National Security Minister Itamar Ben-Gvir is planning to propose a bill that would override the Basic Law: Human Dignity and Liberty in order to push ahead with the deportation of Eritrean migrants, following riots on Saturday that left more than 100 injured and caused outcry across the political spectrum.
The proposed law seeks to establish provisions of the law on the treatment of illegal migrants and moving towards their deportation from Israel.
“In the Saturday riots, which were only the promo for what awaits us if we do not return the infiltrators to their countries of origin, there is only one responsible: the High Court”
Finance Minister Bezalel Smotrich
Hebrew media also reported that Ben-Gvir will demand arrest warrants for the hundreds of Eritrean rioters who participated in yesterday’s disturbances of the order in south Tel Aviv.
The High Court of Justice has received criticism from politicians over what they call their activist policies that have prevented the deportation of migrants in the past.
‘The High Court is responsible’
Finance Minister Bezalel Smotrich said on Saturday night that “In the Saturday riots, which were only the promo for what awaits us if we do not return the infiltrators to their countries of origin, there is only one responsible: the High Court. For years we have been warning, for years the High Court has prevented any action that would allow the infiltrators to be returned to their homes. That is precisely why we are leading the reforms in the judicial system that will allow elected officials to make decisions and carry them out for the citizens of Israel, their safety and security.”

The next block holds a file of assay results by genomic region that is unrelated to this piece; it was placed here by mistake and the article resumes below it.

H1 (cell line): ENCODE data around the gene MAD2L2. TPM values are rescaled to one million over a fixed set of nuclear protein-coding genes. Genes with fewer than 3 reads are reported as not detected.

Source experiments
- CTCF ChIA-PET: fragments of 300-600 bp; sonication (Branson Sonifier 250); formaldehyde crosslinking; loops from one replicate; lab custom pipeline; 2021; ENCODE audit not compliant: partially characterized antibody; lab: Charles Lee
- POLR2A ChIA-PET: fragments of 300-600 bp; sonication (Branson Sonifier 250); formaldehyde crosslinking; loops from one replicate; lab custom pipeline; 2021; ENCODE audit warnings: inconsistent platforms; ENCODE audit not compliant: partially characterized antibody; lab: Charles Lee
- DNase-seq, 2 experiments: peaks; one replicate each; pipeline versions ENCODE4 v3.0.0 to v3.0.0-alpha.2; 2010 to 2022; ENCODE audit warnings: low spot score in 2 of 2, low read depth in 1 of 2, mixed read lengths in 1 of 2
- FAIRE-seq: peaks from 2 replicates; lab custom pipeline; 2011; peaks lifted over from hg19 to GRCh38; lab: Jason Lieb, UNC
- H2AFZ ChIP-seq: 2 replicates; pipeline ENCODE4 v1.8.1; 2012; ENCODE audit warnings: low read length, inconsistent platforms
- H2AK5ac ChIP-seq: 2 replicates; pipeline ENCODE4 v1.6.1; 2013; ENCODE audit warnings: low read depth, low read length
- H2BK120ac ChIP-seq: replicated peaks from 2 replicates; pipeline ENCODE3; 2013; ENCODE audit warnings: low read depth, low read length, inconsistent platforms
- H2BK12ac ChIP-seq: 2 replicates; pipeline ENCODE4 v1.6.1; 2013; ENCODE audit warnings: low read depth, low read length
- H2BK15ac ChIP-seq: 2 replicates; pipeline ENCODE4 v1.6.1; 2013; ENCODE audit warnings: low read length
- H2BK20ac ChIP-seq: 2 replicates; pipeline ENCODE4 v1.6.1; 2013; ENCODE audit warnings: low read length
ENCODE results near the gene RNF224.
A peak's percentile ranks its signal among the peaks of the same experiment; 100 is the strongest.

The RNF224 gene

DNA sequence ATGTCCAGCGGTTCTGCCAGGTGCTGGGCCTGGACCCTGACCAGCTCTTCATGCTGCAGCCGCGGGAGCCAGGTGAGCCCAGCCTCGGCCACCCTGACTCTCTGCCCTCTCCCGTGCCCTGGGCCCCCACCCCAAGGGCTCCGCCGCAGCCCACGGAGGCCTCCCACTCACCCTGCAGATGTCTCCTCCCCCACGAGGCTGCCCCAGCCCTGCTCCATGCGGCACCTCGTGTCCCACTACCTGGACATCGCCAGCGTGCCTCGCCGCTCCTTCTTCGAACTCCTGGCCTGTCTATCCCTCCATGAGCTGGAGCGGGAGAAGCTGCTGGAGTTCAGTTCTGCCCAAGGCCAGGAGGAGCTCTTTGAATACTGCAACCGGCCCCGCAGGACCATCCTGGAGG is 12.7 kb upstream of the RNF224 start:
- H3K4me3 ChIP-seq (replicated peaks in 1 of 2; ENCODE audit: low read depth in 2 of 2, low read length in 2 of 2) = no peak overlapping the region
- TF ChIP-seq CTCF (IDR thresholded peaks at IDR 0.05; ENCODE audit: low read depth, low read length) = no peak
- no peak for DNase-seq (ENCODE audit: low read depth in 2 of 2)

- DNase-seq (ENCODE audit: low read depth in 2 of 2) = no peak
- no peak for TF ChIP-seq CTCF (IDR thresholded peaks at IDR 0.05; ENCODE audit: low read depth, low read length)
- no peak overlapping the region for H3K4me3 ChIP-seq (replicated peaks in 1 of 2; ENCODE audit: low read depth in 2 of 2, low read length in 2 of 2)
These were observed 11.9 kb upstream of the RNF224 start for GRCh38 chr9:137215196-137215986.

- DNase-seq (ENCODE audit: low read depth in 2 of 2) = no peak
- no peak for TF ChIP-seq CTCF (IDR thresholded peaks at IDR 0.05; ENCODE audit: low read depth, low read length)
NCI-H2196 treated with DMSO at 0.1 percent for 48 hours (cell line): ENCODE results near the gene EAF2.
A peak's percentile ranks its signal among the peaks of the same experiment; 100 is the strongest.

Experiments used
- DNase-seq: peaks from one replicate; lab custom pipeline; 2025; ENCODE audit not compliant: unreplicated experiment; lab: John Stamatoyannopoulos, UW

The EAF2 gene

The Basic Law: Human Dignity and Freedom was implemented in 1992 during the tenure of then high court president Aharon Barak, and is seen by proponents of the judicial reform as the starting point of what they say is overreaching by the court.
Section 12 of the law restricts amendments to the law, stating “This Basic Law cannot be varied, suspended or made subject to conditions by emergency regulations,” which means if Ben-Gvir’s bill is to pass, it will almost certainly face judicial review.